About the Duke Rape Case

A couple of things.  

For two reasons, I have not previously blogged about the situation. One, it’s not Alabama. Two, as a criminal defense attorney, I was shocked, just shocked, to hear that a politically motivated prosecutor hid evidence, lied, and used race in order to put another notch on his conviction belt. Amazed, really. I mean, that kind of thing never happens in this country.

“Oh, by the way, I was being sarcastic.”  This sort of thing happens every day. Only, as Radley Balko points out, no-one notices.

And that leads me to the first thing I want to say about the Duke case. I don’t care why this particular case ended up in the news, or who lined up on whose side; what I hope is that everyone will walk away thinking about how utterly important all of our due process rights are.

Few things make me as mad as hearing some dope use some version of the “criminals have more rights than victims” talking point. Yeah, people who are accused of crimes do have rights. Why? To prevent innocent people from going to jail. Where would these three guys be now if they did not have a right to a trial? Or to see the evidence against them? Or to questions their accusers?

In other words, what would have happened to them if they were tried, before, oh, say, a military commission in GTMO?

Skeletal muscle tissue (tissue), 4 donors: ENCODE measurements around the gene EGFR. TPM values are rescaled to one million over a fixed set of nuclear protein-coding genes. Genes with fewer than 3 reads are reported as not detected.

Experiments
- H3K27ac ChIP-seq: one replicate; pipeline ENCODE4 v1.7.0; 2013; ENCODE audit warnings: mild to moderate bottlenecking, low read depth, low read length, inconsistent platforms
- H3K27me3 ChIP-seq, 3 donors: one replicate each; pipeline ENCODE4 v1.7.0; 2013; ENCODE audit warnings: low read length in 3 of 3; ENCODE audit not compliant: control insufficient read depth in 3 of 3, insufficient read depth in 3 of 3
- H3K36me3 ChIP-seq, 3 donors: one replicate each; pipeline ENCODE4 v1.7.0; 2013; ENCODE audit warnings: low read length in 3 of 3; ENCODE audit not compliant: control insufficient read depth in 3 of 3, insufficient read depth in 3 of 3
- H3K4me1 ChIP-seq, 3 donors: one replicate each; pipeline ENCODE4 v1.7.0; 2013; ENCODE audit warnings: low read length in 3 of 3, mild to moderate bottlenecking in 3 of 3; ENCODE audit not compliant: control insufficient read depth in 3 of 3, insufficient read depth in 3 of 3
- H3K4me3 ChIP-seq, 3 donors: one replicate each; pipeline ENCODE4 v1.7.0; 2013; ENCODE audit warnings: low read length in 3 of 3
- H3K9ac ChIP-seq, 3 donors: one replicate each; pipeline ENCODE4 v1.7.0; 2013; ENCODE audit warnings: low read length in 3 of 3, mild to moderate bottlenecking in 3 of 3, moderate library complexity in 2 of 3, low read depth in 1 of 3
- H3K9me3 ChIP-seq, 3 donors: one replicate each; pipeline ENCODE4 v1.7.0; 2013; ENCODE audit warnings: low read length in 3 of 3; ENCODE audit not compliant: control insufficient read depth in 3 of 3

The next thing I want to say concerns one of the most important rights that ALL OF US have:”Three Cheers for Lawyers.”

That’s the title of this editorial by Randy Barnett in the WSJ yesterday. The context is the Duke case. Barnett points out that while all of us are concerned – correctly – about the “perfect storm” that created the situation, we ought to also thank the folks who rescued these three kids: Their lawyers.

The next time you hear a lawyer joke, maybe you’ll think of the lawyers who represented these three boys and it won’t seem so funny. You probably can’t picture their faces and don’t know their names. (They include Joe Cheshire, Jim Cooney, Michael Cornacchia, Bill Cotter, Wade Smith and the late Kirk Osborn.) That’s because they put their zealous representation of their clients ahead of their own egos and fame. Without their lawyering skills, we would not today be speaking so confidently of their clients’ innocence.

These lawyers held the prosecutor’s feet to the fire. Their skillful questioning at pre-trial hearings revealed the prosecutor’s misconduct that eventually forced him to give up control of the case and now threatens his law license. They uncovered compelling exculpatory evidence and made it available to the press; they let their clients and their families air their story in the national media.

Barnett also makes a more general point about criminal defense lawyers:

Do you suppose that lawyers like these gained their skills only representing the innocent? Criminal lawyers are constantly asked how they can live with themselves defending those guilty of serious crimes. The full and complete answer ought to be that, because we can never be sure who is guilty and who is innocent until the evidence is scrutinized, the only way to protect the innocent is by effectively defending everyone.

Crime is a serious thing, but so is taking away someone’s liberty and branding them as a criminal for life. As a criminal defense attorney, it’s my job to be an obstructionist; to make the costs of criminalization so high that it will only happen to those folks who truly deserve it.